We have very low unemployment and there is a shortage of workers.

Typically, this is blamed on Covid-19 and/or pandemic policies. Both had an impact on employment but there is a bigger factor that is overlooked – and that is the number of young workers is in decline just as older workers are simultaneously leaving the workforce.

We can see this with a population pyramid chart. The rows to the left of center represent the relevant number of males in the population, by age group, and those to the right, the number of females.

First, note the decline in the population from about age 30 and down, and especially form age 15 and down. We no longer have a growing population – and the impacts of this are seen today as a labor shortage – a shortage that is likely to get worse.

This is a snapshot of the U.S. population as of 2022. In a moment, we look at some past years so you can see how these curves have changed over time.

Notably, look at the curve for the “under age 30” groups. The follow-on generations are smaller than the preceding generation. Below age 15, our population is crashing.

In fact, the U.S. fertility rate is well below the population replacement level – our population is on path to shrink (excluding immigration). We will revisit this in a future post in terms of what this means to our economy and society – there are big changes in our future!

Let us look at the population pyramid for 1984. In the mid-1980s, I was about 25 years old. Note the very large “bulgde” the population between the ages of 18 and 34, although partially extending almost to late 30s. This is the “baby boom” bulge caused by World War II. After the war, U.S. couples began to have families again – and many children were born in the 1950s extending to the early 1960s.

This large cohort came of age simultaneously, seeking to attend college, seeking jobs and buying homes. In the early to mid-1970s, the price of single family homes began to sky rocket in the U.S. – because of the huge demand from the “baby boom generation”.

Next, let’s advance to 1996. This “baby boom” group has now moved on to roughly ages 30 to 45. This group is now having their own kids in the late 1980 to early 1990s.

In the mid-1990s, unemployment was again considered low – but it had little to do with government policies. Instead, it was because new job seekers in their 20’s (see age 18 to age 28) were far fewer than the preceding generation. In fact, there were about 6 million fewer in the generation following the baby boom bulge.

What we see here is:

  • The impact of World War II extends all the way to today in the 21st century as an unusually large cohort of older workers leaves the workforce for retirement. This was the “baby boom”.
  • The “Baby boom” also created a baby boom “echo”, which can be seen in the 2022 population pyramid above, creating the bulge around age 30 in 2022.
  • The “bulges” and “troughs” in the population affect the supply of labor. This in turn affects the wages paid for labor.

Population demographics are, obviously, impacting the labor market, but so too are effects of pandemic policies.

  • In 2020, an estimated 40 million workers were laid off or furloughed during ineffective “lock downs”. While many jobs came back, a few million did not. Many older workers (age 55 and up) were unable to find comparable work and either voluntarily or involuntarily ended up retired. The effect was several million older workers left the workforce – this shows up in workforce participation rates, by age.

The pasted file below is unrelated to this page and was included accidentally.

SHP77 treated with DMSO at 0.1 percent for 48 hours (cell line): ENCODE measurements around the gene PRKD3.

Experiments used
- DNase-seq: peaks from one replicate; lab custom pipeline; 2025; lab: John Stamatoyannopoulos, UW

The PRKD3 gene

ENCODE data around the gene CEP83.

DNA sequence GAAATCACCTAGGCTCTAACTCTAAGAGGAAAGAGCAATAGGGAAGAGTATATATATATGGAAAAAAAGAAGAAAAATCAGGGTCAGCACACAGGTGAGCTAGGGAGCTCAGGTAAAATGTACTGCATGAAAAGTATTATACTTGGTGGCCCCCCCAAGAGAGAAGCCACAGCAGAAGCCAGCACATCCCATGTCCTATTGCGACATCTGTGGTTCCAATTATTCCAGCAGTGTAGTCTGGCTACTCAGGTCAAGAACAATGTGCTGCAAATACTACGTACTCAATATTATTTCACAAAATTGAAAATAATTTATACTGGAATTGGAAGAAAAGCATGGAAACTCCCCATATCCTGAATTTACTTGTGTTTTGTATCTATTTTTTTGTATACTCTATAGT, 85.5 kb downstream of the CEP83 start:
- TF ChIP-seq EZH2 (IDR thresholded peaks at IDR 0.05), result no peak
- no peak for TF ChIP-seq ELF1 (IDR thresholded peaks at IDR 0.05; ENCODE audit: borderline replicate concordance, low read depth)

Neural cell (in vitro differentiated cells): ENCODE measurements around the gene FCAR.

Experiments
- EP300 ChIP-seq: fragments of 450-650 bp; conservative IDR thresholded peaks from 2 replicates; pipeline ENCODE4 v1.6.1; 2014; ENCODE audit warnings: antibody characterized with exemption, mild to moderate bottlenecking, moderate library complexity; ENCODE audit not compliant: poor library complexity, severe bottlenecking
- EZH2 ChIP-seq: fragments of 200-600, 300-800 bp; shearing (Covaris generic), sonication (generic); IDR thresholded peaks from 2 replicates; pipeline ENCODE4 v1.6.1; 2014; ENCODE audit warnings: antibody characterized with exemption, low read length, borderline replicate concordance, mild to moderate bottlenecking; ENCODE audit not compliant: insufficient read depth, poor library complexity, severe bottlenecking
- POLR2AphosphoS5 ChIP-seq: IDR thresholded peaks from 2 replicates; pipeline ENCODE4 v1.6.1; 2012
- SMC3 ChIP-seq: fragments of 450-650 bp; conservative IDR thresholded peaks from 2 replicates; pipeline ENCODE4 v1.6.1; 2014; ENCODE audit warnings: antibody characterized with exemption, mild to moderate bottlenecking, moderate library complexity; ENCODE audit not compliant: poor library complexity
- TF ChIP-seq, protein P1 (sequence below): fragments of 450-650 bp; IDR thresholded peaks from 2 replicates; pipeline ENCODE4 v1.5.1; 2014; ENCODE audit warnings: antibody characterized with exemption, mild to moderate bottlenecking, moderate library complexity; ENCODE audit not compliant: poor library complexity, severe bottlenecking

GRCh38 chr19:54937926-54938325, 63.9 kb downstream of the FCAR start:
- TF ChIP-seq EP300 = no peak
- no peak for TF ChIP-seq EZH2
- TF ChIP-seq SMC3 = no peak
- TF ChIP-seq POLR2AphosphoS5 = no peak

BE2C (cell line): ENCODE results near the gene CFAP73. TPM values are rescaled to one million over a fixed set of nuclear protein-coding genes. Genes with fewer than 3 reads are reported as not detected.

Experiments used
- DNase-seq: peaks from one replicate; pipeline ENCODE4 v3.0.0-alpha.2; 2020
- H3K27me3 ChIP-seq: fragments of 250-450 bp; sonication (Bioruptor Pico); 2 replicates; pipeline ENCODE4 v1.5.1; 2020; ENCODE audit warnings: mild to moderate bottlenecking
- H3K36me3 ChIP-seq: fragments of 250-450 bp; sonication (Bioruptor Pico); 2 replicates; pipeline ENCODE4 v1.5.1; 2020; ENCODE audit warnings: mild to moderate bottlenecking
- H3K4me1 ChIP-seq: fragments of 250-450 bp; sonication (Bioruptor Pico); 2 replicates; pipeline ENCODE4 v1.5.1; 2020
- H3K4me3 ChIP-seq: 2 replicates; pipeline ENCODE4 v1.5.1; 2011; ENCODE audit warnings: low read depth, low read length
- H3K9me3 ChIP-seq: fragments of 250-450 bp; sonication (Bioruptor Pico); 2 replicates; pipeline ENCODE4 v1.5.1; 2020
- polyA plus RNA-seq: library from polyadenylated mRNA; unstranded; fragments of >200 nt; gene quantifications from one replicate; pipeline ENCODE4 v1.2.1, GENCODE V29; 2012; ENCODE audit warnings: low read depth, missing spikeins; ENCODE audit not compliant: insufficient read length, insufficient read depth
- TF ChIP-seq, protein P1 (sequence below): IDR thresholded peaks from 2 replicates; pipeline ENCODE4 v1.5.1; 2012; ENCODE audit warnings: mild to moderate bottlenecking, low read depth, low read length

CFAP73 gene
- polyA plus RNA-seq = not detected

• Some chose to leave the work force over fears of catching Covid and have not returned to work.
  • Simultaneously, there are fewer new workers entering the workforce because there are simply fewer young people.
  • And, during Covid there were travel restrictions that reduced the import of immigrant labor into the U.S.
  • Many countries worldwide are experiencing similar labor shortages – and generally, these all trace back to World War II. In fact, Russia has announced a program to pay mothers to have more babies.

Going back to the 2022 chart and a shrinking labor pool among those below age 25, what impact do you think this has on wages?

In my semi-rural area, retail stores and restaurants are offering $18-$21/hour for unskilled labor, with benefits including medical, dental and tuition benefits. Pay is up sharply from a few years ago. This is also why prices have skyrocketed. Just last year, my wife and I, who only eat at inexpensive restaurants while traveling, were typically paying $20-$24 for the two of us; this summer, the price for two is $30 and up.

These sharp changes in population demographics will have significant impacts on many aspects of our lives in the years to come:

  • public schools
  • universities
  • whether a college degree is as important in the future
  • the cost of housing
  • immigration
  • travel options
  • Investment options
  • The adoption of automation.

And more.

These impacts will be discussed in a future post.

UPDATE: A few days after I wrote this, Elon Musk made comments that this issue is bigger and more important than climate change. Similarly, a few days later, the NY Post has run a column about the challenges of a shrinking population.

The Population Demographics Series

By EdwardM

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